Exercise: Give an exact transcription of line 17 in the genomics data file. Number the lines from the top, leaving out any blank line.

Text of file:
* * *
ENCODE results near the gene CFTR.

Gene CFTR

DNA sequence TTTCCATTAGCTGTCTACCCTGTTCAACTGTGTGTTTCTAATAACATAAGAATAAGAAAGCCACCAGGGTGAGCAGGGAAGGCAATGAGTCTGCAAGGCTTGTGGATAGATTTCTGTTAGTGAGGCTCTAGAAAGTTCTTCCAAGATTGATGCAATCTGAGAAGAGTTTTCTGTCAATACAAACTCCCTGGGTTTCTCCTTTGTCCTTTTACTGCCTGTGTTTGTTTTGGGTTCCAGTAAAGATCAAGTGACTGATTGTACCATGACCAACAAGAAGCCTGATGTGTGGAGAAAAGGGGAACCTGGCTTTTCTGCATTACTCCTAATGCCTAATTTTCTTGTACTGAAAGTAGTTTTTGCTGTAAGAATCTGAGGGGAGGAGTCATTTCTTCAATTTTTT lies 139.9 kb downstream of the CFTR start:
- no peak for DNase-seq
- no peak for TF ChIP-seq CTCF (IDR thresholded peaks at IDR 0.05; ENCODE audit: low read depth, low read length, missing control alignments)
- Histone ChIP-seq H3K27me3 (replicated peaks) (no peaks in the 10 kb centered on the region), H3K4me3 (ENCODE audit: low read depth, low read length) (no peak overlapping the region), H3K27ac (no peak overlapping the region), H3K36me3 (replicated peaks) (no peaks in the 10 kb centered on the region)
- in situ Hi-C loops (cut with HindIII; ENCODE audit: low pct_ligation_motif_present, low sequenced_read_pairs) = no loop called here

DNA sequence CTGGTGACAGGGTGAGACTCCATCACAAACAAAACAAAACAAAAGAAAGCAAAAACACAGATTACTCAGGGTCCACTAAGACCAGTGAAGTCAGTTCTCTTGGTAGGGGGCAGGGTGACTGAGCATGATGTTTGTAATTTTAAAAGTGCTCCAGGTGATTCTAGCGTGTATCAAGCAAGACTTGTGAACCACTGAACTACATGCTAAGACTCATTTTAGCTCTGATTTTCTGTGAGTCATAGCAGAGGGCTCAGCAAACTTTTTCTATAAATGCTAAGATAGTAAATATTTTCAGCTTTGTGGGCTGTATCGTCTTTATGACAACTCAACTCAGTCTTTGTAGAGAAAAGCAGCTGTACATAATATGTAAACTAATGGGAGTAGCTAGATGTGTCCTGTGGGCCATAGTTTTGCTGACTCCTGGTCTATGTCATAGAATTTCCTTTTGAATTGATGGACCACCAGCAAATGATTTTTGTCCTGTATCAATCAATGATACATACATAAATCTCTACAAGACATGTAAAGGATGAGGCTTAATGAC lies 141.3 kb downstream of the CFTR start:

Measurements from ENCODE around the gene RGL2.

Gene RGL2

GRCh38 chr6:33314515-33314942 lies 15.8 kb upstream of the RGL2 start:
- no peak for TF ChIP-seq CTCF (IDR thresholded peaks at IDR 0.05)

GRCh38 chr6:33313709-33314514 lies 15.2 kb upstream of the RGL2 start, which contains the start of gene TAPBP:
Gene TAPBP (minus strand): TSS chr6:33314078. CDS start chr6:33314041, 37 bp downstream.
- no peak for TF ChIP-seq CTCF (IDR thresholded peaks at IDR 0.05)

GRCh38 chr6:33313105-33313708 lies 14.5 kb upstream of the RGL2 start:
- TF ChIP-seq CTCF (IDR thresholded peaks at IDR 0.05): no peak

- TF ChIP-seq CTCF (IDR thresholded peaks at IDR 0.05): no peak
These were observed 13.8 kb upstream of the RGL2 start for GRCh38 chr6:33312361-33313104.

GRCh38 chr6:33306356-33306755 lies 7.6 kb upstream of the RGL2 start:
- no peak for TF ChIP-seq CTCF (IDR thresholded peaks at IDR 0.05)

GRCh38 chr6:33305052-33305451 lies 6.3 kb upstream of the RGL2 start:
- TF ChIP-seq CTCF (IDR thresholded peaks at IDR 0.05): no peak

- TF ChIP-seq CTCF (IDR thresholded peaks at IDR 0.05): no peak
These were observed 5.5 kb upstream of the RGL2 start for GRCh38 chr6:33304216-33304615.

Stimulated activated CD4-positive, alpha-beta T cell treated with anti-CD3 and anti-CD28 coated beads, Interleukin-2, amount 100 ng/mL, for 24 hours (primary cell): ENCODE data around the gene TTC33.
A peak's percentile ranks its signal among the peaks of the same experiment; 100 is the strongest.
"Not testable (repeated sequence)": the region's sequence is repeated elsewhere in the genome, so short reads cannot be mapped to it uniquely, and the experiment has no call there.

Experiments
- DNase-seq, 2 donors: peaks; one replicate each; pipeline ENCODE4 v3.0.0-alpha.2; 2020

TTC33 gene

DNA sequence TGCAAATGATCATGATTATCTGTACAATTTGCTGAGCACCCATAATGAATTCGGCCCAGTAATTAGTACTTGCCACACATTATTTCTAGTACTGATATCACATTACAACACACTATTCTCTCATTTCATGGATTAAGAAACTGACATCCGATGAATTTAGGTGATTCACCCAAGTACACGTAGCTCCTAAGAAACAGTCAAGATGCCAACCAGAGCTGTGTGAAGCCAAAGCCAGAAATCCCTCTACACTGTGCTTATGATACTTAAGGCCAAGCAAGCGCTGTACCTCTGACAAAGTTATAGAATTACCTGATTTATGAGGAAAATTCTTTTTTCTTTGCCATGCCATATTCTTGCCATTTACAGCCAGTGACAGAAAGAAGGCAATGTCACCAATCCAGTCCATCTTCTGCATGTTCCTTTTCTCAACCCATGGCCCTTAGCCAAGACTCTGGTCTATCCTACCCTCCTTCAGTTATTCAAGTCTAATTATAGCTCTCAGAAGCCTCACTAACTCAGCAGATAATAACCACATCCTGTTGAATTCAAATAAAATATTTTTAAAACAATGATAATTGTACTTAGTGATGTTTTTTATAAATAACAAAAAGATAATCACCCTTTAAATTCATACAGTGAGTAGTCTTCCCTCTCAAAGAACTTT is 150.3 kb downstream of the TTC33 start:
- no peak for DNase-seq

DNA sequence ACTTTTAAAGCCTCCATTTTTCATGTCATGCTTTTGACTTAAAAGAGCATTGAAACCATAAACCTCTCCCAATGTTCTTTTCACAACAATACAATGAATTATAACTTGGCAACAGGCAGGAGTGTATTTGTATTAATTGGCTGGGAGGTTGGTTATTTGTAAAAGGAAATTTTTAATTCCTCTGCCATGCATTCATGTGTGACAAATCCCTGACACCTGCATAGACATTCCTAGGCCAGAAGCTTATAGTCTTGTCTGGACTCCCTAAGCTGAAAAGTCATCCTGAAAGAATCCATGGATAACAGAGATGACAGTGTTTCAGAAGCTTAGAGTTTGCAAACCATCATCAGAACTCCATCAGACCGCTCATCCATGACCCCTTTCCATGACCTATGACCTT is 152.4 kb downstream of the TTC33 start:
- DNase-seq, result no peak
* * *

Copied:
- TF ChIP-seq CTCF (IDR thresholded peaks at IDR 0.05): no peak